The long-term collaboration between director Dmitry Volkostrelov and playwright Pavel Pryazhko continued with the staging of the play called The Committee of a Sad Deity. The first reading of the text took place at the Lubimovka Young Russian Playwrights Festival in 2019. After that, teatre post released its premiere.
Pryazhko's work has always stood out in modern dramaturgy. He tends to choose surprising ways of emphasizing things. The dramatist transfers the meanings from the dialogues to the remarks. In his work, the plot seems to be escaping from the viewer, leaving some things unsaid. It would now be hard to say whether everything listed above is natural to the poetics of the teatre post, or whether this tandem of the director and the playwright already exists as a single artistic phenomenon.
You can meet the characters of the play, Olya and Sergei, on the streets of any city of the post-Soviet states. They are unskilled workers in debt and having little money. Their daily routine consists of going to the bank, the store, and the recycling center. They sort out potatoes and pin the Ribbons of Saint George to their puffer jackets. They take commuter trains, stand in lines, and fight in the shop. And they might even love each other. In such an uneventful life, even a Chinese firework can become a big event.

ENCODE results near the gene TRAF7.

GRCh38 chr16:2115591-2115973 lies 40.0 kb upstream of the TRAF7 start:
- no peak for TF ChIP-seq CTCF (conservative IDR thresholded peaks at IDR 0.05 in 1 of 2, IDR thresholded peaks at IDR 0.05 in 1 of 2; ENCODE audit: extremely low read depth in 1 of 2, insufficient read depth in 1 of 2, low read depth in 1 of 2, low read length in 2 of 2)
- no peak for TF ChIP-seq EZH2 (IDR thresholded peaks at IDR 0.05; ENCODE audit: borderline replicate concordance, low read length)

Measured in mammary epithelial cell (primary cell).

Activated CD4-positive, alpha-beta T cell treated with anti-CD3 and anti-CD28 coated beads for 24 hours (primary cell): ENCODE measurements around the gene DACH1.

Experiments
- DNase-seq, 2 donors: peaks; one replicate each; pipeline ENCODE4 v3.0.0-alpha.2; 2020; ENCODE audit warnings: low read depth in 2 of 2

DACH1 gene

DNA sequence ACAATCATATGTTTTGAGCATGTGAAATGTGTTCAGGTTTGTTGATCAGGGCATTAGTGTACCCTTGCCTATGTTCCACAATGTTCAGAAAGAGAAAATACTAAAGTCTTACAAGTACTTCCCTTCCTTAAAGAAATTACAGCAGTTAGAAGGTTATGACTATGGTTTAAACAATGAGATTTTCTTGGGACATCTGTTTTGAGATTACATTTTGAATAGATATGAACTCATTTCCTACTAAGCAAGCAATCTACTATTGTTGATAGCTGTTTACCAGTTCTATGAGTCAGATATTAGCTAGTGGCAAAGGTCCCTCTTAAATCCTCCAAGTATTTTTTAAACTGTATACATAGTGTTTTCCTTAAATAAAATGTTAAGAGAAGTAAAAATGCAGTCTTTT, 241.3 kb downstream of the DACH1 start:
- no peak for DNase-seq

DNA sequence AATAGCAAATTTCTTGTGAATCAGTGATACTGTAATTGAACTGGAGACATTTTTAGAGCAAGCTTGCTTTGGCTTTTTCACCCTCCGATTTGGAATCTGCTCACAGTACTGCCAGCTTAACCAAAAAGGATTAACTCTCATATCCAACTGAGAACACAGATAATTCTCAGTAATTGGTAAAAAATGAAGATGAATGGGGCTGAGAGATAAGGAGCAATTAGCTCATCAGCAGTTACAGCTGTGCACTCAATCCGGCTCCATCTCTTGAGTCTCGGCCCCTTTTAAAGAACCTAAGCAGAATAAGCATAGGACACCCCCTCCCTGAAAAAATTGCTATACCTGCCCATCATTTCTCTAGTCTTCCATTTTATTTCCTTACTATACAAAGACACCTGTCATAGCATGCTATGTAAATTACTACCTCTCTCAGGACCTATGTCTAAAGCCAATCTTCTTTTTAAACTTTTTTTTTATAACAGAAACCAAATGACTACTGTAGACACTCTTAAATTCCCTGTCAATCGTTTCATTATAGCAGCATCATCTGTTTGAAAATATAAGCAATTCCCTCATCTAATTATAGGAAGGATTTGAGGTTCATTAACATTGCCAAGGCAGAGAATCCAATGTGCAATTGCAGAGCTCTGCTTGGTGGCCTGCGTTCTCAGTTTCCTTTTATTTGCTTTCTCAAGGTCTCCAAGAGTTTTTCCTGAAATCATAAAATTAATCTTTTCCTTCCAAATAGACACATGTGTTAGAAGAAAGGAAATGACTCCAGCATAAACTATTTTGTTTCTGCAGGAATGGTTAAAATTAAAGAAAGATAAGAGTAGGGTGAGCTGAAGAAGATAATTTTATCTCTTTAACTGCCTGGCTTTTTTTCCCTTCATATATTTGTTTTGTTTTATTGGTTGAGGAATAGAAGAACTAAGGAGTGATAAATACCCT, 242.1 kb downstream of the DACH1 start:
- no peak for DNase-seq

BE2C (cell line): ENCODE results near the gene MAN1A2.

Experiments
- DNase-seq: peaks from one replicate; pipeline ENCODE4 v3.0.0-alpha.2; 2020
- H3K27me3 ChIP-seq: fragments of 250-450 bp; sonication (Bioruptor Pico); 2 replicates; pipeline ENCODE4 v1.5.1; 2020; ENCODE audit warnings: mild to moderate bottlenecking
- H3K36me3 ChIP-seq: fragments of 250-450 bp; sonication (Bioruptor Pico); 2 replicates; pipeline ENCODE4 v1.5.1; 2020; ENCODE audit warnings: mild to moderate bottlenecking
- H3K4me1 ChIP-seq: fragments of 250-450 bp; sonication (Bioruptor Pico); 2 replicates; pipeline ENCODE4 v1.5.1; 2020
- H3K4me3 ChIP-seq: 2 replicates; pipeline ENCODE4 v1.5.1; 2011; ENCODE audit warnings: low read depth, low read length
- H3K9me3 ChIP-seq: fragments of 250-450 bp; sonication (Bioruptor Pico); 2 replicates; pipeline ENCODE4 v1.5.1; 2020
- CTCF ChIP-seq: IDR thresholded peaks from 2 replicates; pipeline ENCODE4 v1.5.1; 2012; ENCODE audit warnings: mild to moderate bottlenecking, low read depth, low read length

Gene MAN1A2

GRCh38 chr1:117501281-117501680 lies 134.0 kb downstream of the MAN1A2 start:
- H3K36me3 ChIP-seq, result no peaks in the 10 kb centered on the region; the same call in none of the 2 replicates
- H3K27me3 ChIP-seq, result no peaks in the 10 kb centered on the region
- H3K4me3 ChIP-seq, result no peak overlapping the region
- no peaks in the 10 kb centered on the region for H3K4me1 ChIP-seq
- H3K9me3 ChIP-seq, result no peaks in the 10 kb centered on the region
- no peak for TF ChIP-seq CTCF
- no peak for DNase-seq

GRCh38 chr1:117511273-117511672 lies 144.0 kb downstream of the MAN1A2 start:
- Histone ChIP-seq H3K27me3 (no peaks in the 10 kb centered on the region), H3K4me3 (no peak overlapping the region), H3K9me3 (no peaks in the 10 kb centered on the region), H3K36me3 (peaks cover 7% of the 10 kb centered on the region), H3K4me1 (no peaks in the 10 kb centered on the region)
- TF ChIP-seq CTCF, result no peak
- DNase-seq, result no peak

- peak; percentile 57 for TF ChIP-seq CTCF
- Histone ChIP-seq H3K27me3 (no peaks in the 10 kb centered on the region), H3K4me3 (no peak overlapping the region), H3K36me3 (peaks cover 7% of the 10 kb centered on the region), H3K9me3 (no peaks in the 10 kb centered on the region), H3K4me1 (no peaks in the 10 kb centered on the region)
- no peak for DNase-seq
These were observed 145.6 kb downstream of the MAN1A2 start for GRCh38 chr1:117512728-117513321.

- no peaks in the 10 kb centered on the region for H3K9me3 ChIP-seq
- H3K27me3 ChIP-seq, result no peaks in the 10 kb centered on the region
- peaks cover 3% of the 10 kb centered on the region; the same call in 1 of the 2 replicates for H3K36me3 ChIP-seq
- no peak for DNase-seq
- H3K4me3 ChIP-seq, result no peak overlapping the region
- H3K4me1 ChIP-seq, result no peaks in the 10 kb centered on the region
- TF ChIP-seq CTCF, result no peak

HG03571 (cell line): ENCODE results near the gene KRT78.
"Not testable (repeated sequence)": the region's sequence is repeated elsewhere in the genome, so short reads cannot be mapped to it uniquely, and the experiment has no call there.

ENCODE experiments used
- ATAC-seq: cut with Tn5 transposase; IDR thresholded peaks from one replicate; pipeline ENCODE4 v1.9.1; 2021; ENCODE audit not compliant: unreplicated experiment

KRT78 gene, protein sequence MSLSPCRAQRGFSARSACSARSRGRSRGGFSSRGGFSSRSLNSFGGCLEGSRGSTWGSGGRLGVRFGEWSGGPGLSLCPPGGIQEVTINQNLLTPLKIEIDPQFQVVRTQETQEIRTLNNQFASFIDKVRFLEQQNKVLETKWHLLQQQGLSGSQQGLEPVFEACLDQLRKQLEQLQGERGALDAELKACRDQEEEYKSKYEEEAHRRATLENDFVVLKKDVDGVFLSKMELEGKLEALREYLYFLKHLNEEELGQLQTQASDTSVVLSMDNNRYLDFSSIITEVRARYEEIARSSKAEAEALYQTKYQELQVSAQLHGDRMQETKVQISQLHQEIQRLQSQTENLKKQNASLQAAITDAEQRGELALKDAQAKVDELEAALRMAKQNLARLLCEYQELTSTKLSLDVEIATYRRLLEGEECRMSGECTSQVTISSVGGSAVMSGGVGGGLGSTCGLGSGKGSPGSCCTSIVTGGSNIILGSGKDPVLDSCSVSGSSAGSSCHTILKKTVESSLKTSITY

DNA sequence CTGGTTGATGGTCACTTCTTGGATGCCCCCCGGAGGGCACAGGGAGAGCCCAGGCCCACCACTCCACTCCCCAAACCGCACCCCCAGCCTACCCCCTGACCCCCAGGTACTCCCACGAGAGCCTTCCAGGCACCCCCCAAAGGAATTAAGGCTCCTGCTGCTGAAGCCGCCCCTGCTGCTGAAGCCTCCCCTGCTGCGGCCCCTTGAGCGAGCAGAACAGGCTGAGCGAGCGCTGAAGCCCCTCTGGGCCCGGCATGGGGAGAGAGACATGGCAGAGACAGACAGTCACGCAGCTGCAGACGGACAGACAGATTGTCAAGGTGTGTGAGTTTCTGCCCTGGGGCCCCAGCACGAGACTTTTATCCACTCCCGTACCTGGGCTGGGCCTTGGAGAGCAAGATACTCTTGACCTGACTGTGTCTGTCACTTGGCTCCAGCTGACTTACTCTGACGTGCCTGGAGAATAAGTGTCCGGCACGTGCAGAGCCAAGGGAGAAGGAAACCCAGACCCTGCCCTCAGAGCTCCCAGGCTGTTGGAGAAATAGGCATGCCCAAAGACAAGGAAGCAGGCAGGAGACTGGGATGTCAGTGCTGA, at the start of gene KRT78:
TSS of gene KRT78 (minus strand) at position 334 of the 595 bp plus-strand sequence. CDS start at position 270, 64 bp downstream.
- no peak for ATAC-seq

The Committee of a Sad Deity is both a play and a state. Following the principles of Beckett's Godot, the characters seem to freeze while waiting for something unknown. The state of being caught up in the moment and dilation and compression of time make the text performative: it seems to not let you identify the beginning and the end of an event. The dialogues between Olya and Sergei sound like phrases taken out of context, like when you hear a conversation of people passing by.